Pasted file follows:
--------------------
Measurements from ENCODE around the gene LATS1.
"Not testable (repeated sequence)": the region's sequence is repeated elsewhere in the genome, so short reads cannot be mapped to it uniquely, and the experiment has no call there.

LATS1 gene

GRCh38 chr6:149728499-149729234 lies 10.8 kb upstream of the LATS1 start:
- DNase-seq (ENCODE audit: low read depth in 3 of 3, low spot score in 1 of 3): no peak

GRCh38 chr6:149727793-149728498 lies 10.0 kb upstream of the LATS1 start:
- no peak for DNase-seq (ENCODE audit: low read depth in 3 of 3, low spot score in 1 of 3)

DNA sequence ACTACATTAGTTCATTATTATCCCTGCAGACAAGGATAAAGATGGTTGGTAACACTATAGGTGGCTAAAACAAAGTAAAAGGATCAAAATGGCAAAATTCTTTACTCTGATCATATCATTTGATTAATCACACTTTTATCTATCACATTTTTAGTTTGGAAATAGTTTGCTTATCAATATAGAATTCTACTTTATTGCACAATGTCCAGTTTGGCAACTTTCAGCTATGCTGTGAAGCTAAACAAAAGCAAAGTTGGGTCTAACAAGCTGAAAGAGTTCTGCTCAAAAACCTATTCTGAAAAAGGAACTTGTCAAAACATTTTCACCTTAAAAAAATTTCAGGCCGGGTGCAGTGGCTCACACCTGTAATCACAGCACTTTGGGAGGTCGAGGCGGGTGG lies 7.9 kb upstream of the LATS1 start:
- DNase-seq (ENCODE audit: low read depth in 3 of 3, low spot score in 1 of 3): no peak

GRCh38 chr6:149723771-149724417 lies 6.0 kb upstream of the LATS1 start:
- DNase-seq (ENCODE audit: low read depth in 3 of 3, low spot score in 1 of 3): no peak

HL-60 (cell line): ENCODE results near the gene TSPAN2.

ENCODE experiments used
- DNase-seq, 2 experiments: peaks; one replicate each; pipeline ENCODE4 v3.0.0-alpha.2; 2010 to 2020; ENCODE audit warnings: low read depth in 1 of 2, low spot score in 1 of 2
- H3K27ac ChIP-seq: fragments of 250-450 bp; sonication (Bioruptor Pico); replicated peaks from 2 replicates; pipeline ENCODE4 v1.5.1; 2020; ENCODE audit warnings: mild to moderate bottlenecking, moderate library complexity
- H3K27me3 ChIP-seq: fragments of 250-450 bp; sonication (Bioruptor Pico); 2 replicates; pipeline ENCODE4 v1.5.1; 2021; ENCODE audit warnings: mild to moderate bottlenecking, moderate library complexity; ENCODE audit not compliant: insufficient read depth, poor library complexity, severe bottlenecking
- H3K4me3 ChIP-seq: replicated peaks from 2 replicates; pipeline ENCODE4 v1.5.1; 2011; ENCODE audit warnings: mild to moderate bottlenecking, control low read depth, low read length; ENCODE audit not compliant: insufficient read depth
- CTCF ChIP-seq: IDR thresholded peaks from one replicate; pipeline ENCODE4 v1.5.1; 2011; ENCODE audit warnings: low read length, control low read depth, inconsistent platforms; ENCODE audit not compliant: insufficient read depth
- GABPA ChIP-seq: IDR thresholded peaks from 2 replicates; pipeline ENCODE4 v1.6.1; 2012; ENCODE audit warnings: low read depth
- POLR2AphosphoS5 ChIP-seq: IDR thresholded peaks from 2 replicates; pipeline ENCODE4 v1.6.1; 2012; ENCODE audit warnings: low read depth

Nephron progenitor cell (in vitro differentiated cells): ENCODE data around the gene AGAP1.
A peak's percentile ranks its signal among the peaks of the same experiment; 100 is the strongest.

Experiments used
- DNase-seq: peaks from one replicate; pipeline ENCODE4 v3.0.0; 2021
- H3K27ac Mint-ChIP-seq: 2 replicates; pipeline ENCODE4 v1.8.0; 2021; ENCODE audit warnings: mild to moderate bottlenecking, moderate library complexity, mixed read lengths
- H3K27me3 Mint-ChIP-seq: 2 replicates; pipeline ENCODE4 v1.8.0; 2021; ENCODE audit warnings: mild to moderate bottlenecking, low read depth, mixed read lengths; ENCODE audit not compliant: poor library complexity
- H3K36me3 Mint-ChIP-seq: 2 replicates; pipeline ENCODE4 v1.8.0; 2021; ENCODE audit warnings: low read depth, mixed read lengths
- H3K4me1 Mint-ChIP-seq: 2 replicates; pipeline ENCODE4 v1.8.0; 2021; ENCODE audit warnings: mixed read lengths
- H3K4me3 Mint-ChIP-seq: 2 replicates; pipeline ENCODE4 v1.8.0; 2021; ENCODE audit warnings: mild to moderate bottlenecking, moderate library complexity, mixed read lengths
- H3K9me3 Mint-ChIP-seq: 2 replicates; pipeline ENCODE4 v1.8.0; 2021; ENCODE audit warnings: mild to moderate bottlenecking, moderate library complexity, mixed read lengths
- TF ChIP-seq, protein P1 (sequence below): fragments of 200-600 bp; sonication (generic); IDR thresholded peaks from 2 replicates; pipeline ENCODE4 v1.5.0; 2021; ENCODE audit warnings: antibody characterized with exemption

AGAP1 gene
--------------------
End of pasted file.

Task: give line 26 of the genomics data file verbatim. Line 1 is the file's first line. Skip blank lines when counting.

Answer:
- H3K27me3 Mint-ChIP-seq: 2 replicates; pipeline ENCODE4 v1.8.0; 2021; ENCODE audit warnings: mild to moderate bottlenecking, low read depth, mixed read lengths; ENCODE audit not compliant: poor library complexity